What things should factor into me making a final decision when I have been offered two jobs at the same time?

Elaine Varelas advises on all the factors to consider when deciding between two job offers.

Q:  I recently received two job offers, the same role essentially, but with different companies.  What are the top questions I should be asking of them to help me make my final decision?
A: Congratulations! This is an example of the ideal job search because it has resulted in multiple job offers. The role and the activity you say are essentially the same, but now is the time to assess the managers, the company and its culture, and the entire compensation package that has been offered for each role.  Most people accept a job for money, or for the manager that they will be working for.  The challenge is compensation can be hard to measure as it includes more than salary, and managers change.  Even if a manager has committed to you that they will be there for an extended period of time, things might change. It is something that you should pay attention to.
Hopefully you have done your research on the cultures of the two organizations. Do they have positive Glassdoor reviews? Do employees talk about having worked there for a long period of time? Do they talk about internal development and promotability that occurs at the organization? Are people offered training and advancement opportunities? Look at the work environment. Does the organization seem like a positive, collaborative place to work and are your new colleagues positive about the work environment, the opportunities, and the organization as a whole?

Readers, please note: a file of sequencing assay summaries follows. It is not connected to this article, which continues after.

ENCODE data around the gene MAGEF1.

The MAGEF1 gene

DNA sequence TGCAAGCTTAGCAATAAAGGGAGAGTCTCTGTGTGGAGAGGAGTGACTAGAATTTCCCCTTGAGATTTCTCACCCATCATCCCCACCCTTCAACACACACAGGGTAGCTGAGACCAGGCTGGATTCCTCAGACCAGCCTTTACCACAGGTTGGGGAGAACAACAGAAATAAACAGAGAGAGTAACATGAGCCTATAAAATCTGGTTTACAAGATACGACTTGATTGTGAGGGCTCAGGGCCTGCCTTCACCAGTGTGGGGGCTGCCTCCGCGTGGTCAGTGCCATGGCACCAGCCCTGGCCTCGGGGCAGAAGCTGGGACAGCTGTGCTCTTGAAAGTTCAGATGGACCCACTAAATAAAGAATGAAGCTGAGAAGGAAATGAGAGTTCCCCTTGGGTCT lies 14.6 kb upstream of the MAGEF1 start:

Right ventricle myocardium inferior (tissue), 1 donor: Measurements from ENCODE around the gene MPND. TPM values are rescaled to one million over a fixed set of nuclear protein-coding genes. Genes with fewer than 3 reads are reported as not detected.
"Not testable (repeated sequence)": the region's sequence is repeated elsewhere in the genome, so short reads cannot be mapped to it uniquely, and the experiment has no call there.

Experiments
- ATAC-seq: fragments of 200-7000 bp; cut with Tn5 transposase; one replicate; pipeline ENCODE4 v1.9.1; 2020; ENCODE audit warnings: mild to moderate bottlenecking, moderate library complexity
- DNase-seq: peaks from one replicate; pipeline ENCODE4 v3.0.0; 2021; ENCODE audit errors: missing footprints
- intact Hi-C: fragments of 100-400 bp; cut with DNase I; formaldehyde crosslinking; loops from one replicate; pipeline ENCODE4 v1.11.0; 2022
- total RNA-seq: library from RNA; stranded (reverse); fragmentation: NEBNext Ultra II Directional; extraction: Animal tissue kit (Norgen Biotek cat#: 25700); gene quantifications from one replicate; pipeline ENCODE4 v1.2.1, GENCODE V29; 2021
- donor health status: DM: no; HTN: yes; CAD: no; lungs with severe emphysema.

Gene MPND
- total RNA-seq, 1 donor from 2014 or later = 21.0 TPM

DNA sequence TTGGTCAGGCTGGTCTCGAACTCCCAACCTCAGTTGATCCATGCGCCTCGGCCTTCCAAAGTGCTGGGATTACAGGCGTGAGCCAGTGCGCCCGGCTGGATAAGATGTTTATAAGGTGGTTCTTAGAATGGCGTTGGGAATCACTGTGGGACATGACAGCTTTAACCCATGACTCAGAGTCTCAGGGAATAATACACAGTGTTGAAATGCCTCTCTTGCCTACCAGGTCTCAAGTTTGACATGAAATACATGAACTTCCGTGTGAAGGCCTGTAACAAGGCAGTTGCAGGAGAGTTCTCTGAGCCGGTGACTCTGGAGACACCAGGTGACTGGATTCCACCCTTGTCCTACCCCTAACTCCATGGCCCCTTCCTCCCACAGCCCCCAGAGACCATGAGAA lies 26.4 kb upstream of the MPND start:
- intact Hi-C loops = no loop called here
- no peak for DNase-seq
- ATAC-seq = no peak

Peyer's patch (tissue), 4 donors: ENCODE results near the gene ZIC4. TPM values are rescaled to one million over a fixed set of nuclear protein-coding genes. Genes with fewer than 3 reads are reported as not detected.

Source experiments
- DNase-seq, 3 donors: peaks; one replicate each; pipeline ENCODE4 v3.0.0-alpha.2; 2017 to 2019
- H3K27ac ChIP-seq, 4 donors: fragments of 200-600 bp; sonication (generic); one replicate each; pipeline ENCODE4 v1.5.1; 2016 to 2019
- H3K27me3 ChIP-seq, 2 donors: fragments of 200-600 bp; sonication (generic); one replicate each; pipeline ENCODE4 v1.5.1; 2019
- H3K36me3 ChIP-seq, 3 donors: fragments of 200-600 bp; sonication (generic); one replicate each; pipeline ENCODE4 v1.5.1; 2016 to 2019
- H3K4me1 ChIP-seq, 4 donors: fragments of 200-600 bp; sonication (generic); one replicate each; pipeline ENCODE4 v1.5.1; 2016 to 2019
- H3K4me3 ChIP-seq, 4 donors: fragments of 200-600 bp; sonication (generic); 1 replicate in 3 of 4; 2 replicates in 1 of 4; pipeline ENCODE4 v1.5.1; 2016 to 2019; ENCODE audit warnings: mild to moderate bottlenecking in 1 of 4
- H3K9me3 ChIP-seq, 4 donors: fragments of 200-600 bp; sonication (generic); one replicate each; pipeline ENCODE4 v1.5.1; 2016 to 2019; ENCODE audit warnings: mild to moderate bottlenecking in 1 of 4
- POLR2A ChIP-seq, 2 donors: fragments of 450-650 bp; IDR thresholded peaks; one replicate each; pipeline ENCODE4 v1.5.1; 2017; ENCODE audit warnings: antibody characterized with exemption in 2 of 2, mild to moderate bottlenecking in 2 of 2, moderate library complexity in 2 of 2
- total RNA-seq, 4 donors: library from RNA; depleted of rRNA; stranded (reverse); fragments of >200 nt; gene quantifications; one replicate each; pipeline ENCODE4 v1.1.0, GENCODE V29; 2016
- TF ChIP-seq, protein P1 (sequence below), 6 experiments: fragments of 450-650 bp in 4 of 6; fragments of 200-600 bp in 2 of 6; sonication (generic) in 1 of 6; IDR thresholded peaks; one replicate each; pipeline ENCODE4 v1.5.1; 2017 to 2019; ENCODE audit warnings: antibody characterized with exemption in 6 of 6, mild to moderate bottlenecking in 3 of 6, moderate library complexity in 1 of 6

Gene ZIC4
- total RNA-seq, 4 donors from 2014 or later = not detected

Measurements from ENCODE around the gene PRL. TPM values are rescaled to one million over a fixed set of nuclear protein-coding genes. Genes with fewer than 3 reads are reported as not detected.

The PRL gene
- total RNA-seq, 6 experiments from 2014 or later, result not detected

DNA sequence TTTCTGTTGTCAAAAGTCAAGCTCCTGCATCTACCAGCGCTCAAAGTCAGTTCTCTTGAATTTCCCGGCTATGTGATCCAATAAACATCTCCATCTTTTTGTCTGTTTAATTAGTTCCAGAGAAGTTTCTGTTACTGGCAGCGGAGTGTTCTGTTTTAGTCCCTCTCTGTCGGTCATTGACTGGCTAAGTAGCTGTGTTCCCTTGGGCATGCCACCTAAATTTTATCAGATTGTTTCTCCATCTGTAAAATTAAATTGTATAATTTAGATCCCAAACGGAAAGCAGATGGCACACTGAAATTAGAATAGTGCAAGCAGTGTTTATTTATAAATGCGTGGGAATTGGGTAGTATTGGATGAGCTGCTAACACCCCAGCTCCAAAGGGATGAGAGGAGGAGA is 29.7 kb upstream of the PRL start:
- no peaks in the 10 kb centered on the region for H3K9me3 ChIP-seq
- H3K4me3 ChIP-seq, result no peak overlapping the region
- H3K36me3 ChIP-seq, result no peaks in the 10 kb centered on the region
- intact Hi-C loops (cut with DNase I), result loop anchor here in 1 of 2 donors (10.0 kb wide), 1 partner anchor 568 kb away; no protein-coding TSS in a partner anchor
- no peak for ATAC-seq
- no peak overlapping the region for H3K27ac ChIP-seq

How do employees describe the senior leadership? Do they find that senior leadership listens, is communicative, and are people of integrity?  Do either one of the organizations have a mission that you are more strongly aligned with?  Perhaps one is a non-profit that you feel a personal dedication to and another organization is one that creates great products, but not one that you feel a personal kinship with. Also look at how each role would impact your work/life balance, if it matters to you. That kind of research will take you some time to do and is something that should occur all along the process, not just after you get an offer.
Comparing job offers may feel more straightforward. What is the compensation? What does the benefits package include and what does that add to your compensation?  Is there a bonus structure? Is there a retirement contribution made by the company? How much vacation time will you get? How many holidays? Does the company offer educational benefits? If the company is public, how is the stock price doing? If the organization is private, how long has the leadership been there and are there future plans to go public?  Is there an expectation that you will need to work in person hybrid, or fully remote?
Be sure to look at frequency of turnover in the organization. What is the average turnover at the organization? Finding a disgruntled employee is always a great idea. If you think what they are disgruntled about is meaningless, then they have not found something better to complain about. You will always find at least one disgruntled employee, no matter how good a company is. Has the organization won best places to work awards?
It’s important to take the time to do your research and ask the hiring managers more questions so you can make an educated decision. Remember and recognize that being happy in your job is most often not just about salary.  And be gentle with the firm you turn down.  You may want to open that door in the future.